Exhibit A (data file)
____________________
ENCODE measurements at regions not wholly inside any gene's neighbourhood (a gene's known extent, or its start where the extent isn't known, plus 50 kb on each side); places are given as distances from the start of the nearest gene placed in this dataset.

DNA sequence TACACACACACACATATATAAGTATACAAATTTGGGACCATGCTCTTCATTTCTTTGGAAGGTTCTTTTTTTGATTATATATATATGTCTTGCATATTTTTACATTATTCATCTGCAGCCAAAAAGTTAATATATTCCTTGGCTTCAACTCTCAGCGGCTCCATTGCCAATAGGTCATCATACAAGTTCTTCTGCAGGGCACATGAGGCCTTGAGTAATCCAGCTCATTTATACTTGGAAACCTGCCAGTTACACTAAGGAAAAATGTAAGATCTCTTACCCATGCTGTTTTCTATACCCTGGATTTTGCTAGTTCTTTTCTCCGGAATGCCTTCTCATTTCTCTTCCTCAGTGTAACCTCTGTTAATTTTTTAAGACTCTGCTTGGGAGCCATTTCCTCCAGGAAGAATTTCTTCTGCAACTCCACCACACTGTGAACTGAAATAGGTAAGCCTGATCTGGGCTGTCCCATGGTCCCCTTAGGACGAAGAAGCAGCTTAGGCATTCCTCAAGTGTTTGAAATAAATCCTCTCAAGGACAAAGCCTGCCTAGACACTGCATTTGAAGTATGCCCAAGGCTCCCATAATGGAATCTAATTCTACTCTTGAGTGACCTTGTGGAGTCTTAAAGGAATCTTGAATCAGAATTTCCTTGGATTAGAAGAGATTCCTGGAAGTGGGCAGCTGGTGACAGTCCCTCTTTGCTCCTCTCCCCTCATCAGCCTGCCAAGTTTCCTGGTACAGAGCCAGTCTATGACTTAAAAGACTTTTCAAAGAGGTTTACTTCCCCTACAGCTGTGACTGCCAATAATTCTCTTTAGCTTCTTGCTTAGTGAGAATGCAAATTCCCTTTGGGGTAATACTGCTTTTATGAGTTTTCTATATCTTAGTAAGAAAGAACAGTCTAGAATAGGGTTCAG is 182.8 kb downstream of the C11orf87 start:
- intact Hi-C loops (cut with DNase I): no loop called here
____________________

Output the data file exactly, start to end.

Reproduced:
ENCODE measurements at regions not wholly inside any gene's neighbourhood (a gene's known extent, or its start where the extent isn't known, plus 50 kb on each side); places are given as distances from the start of the nearest gene placed in this dataset.

DNA sequence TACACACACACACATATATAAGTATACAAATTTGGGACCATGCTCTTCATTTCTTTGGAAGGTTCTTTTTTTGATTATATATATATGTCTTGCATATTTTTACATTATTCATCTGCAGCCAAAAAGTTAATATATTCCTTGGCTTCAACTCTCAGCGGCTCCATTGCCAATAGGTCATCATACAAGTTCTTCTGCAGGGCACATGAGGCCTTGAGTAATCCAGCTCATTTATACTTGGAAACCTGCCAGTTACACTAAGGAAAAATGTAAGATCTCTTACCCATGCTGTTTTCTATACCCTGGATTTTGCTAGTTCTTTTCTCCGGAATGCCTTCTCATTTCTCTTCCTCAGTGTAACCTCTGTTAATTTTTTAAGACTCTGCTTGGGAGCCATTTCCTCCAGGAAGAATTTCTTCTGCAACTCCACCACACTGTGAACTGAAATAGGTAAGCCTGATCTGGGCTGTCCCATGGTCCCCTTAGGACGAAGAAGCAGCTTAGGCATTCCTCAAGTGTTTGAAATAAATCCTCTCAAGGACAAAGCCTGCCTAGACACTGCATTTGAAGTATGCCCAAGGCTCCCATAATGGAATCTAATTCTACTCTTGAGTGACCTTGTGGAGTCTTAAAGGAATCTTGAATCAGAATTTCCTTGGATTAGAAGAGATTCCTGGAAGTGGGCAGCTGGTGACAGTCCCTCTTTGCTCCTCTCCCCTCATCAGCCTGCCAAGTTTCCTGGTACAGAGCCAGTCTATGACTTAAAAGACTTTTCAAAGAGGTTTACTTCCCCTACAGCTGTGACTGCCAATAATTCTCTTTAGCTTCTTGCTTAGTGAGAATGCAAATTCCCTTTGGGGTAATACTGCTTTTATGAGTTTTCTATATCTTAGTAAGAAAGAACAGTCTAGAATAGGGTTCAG is 182.8 kb downstream of the C11orf87 start:
- intact Hi-C loops (cut with DNase I): no loop called here